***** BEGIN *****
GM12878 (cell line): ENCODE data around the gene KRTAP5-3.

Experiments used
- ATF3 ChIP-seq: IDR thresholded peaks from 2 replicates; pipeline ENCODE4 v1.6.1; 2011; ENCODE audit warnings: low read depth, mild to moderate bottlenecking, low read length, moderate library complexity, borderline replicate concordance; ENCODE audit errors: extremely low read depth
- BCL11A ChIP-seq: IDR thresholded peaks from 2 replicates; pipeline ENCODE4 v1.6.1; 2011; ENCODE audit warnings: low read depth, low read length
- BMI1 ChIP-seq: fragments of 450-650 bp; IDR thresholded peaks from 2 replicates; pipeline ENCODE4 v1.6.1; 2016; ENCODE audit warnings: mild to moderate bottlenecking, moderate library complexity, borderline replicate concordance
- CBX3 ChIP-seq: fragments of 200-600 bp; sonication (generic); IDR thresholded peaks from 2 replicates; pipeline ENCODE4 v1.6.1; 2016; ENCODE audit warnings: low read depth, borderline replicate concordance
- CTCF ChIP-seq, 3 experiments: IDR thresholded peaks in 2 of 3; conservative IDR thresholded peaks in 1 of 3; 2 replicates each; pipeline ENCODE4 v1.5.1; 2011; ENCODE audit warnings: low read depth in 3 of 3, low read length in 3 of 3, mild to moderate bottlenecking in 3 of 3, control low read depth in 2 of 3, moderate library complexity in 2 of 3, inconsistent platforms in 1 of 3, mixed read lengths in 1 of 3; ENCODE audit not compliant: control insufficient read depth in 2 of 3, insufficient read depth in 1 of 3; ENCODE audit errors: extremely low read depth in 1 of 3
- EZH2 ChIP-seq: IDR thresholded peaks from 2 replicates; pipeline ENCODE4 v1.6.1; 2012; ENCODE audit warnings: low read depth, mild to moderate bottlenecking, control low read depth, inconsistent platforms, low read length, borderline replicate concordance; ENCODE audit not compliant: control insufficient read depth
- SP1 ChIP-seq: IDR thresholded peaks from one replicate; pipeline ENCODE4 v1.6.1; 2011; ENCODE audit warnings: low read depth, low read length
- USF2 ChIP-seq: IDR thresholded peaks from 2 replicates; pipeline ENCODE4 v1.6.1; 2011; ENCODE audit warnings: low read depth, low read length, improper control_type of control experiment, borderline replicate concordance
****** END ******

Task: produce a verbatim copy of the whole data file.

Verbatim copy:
GM12878 (cell line): ENCODE data around the gene KRTAP5-3.

Experiments used
- ATF3 ChIP-seq: IDR thresholded peaks from 2 replicates; pipeline ENCODE4 v1.6.1; 2011; ENCODE audit warnings: low read depth, mild to moderate bottlenecking, low read length, moderate library complexity, borderline replicate concordance; ENCODE audit errors: extremely low read depth
- BCL11A ChIP-seq: IDR thresholded peaks from 2 replicates; pipeline ENCODE4 v1.6.1; 2011; ENCODE audit warnings: low read depth, low read length
- BMI1 ChIP-seq: fragments of 450-650 bp; IDR thresholded peaks from 2 replicates; pipeline ENCODE4 v1.6.1; 2016; ENCODE audit warnings: mild to moderate bottlenecking, moderate library complexity, borderline replicate concordance
- CBX3 ChIP-seq: fragments of 200-600 bp; sonication (generic); IDR thresholded peaks from 2 replicates; pipeline ENCODE4 v1.6.1; 2016; ENCODE audit warnings: low read depth, borderline replicate concordance
- CTCF ChIP-seq, 3 experiments: IDR thresholded peaks in 2 of 3; conservative IDR thresholded peaks in 1 of 3; 2 replicates each; pipeline ENCODE4 v1.5.1; 2011; ENCODE audit warnings: low read depth in 3 of 3, low read length in 3 of 3, mild to moderate bottlenecking in 3 of 3, control low read depth in 2 of 3, moderate library complexity in 2 of 3, inconsistent platforms in 1 of 3, mixed read lengths in 1 of 3; ENCODE audit not compliant: control insufficient read depth in 2 of 3, insufficient read depth in 1 of 3; ENCODE audit errors: extremely low read depth in 1 of 3
- EZH2 ChIP-seq: IDR thresholded peaks from 2 replicates; pipeline ENCODE4 v1.6.1; 2012; ENCODE audit warnings: low read depth, mild to moderate bottlenecking, control low read depth, inconsistent platforms, low read length, borderline replicate concordance; ENCODE audit not compliant: control insufficient read depth
- SP1 ChIP-seq: IDR thresholded peaks from one replicate; pipeline ENCODE4 v1.6.1; 2011; ENCODE audit warnings: low read depth, low read length
- USF2 ChIP-seq: IDR thresholded peaks from 2 replicates; pipeline ENCODE4 v1.6.1; 2011; ENCODE audit warnings: low read depth, low read length, improper control_type of control experiment, borderline replicate concordance